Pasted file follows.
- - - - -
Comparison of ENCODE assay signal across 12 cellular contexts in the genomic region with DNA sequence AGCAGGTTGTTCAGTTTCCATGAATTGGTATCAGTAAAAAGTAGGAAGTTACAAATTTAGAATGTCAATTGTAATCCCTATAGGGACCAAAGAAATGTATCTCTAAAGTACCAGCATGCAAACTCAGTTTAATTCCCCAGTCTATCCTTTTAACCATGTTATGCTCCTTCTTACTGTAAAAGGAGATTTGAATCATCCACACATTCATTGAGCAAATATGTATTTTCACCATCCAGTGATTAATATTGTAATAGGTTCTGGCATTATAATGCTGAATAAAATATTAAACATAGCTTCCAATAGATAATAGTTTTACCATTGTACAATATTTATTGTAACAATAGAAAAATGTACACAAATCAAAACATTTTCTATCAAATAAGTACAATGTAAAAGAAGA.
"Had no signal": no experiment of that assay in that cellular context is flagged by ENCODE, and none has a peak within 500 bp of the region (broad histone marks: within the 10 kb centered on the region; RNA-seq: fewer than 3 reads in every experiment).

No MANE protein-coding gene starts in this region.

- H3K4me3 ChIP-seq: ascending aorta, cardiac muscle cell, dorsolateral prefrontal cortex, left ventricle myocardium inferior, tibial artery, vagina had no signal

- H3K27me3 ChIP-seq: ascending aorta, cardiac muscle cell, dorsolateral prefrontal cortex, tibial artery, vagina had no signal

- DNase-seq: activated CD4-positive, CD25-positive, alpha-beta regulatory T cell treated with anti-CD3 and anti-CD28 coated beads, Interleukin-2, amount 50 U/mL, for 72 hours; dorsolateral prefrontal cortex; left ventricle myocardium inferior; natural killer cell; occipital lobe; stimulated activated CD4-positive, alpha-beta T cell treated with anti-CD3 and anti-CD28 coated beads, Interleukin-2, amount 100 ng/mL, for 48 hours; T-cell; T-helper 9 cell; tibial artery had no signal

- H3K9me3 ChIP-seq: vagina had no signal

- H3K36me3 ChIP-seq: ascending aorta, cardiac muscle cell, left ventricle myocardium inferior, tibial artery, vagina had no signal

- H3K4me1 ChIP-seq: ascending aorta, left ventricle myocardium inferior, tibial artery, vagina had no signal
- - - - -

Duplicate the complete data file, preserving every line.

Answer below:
Comparison of ENCODE assay signal across 12 cellular contexts in the genomic region with DNA sequence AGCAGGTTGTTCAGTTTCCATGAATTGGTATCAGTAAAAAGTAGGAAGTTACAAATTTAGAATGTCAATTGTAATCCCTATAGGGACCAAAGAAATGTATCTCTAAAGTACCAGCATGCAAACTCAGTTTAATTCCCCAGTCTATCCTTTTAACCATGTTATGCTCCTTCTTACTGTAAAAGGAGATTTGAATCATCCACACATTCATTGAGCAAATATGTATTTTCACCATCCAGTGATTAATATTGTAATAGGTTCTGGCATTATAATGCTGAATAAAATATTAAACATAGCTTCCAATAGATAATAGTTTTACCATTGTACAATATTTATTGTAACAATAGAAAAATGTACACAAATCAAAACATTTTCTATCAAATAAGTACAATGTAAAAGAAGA.
"Had no signal": no experiment of that assay in that cellular context is flagged by ENCODE, and none has a peak within 500 bp of the region (broad histone marks: within the 10 kb centered on the region; RNA-seq: fewer than 3 reads in every experiment).

No MANE protein-coding gene starts in this region.

- H3K4me3 ChIP-seq: ascending aorta, cardiac muscle cell, dorsolateral prefrontal cortex, left ventricle myocardium inferior, tibial artery, vagina had no signal

- H3K27me3 ChIP-seq: ascending aorta, cardiac muscle cell, dorsolateral prefrontal cortex, tibial artery, vagina had no signal

- DNase-seq: activated CD4-positive, CD25-positive, alpha-beta regulatory T cell treated with anti-CD3 and anti-CD28 coated beads, Interleukin-2, amount 50 U/mL, for 72 hours; dorsolateral prefrontal cortex; left ventricle myocardium inferior; natural killer cell; occipital lobe; stimulated activated CD4-positive, alpha-beta T cell treated with anti-CD3 and anti-CD28 coated beads, Interleukin-2, amount 100 ng/mL, for 48 hours; T-cell; T-helper 9 cell; tibial artery had no signal

- H3K9me3 ChIP-seq: vagina had no signal

- H3K36me3 ChIP-seq: ascending aorta, cardiac muscle cell, left ventricle myocardium inferior, tibial artery, vagina had no signal

- H3K4me1 ChIP-seq: ascending aorta, left ventricle myocardium inferior, tibial artery, vagina had no signal